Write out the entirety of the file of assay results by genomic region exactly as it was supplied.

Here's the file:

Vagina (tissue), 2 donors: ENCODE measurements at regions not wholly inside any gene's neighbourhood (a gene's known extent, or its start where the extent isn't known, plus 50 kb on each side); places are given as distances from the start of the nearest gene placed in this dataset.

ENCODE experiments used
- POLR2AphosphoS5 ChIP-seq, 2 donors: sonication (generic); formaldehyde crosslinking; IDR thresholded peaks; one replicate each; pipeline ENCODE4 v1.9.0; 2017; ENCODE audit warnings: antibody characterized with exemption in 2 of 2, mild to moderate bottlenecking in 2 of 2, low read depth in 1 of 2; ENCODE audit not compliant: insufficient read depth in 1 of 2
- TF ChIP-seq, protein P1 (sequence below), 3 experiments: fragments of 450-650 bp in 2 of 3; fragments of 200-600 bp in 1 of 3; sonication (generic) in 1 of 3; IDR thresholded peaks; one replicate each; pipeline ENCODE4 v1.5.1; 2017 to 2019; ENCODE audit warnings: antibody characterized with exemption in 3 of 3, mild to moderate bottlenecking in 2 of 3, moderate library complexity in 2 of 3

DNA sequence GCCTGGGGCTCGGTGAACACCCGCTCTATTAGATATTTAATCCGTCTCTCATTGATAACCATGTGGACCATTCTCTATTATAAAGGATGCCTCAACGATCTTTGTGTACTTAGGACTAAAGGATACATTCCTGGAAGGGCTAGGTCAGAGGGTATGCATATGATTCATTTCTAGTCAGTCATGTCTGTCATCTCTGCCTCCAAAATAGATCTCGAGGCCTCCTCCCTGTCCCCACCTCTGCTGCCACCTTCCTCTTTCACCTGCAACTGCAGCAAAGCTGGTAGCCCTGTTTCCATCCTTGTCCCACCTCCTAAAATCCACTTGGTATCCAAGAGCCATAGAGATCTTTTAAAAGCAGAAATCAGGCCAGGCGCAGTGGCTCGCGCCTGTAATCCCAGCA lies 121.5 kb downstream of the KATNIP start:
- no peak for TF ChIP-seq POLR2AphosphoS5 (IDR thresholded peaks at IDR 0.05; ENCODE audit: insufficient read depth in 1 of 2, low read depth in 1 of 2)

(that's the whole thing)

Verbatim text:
Vagina (tissue), 2 donors: ENCODE measurements at regions not wholly inside any gene's neighbourhood (a gene's known extent, or its start where the extent isn't known, plus 50 kb on each side); places are given as distances from the start of the nearest gene placed in this dataset.

ENCODE experiments used
- POLR2AphosphoS5 ChIP-seq, 2 donors: sonication (generic); formaldehyde crosslinking; IDR thresholded peaks; one replicate each; pipeline ENCODE4 v1.9.0; 2017; ENCODE audit warnings: antibody characterized with exemption in 2 of 2, mild to moderate bottlenecking in 2 of 2, low read depth in 1 of 2; ENCODE audit not compliant: insufficient read depth in 1 of 2
- TF ChIP-seq, protein P1 (sequence below), 3 experiments: fragments of 450-650 bp in 2 of 3; fragments of 200-600 bp in 1 of 3; sonication (generic) in 1 of 3; IDR thresholded peaks; one replicate each; pipeline ENCODE4 v1.5.1; 2017 to 2019; ENCODE audit warnings: antibody characterized with exemption in 3 of 3, mild to moderate bottlenecking in 2 of 3, moderate library complexity in 2 of 3

DNA sequence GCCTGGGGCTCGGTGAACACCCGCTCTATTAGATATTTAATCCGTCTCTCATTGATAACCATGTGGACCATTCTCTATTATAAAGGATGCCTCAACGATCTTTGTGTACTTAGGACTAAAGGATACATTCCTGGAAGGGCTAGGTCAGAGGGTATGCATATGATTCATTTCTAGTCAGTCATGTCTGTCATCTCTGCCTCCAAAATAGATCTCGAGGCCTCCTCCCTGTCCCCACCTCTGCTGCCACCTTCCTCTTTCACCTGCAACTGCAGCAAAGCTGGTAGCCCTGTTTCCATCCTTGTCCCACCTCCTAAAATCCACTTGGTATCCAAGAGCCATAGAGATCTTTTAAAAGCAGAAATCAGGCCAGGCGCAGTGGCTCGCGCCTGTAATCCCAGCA lies 121.5 kb downstream of the KATNIP start:
- no peak for TF ChIP-seq POLR2AphosphoS5 (IDR thresholded peaks at IDR 0.05; ENCODE audit: insufficient read depth in 1 of 2, low read depth in 1 of 2)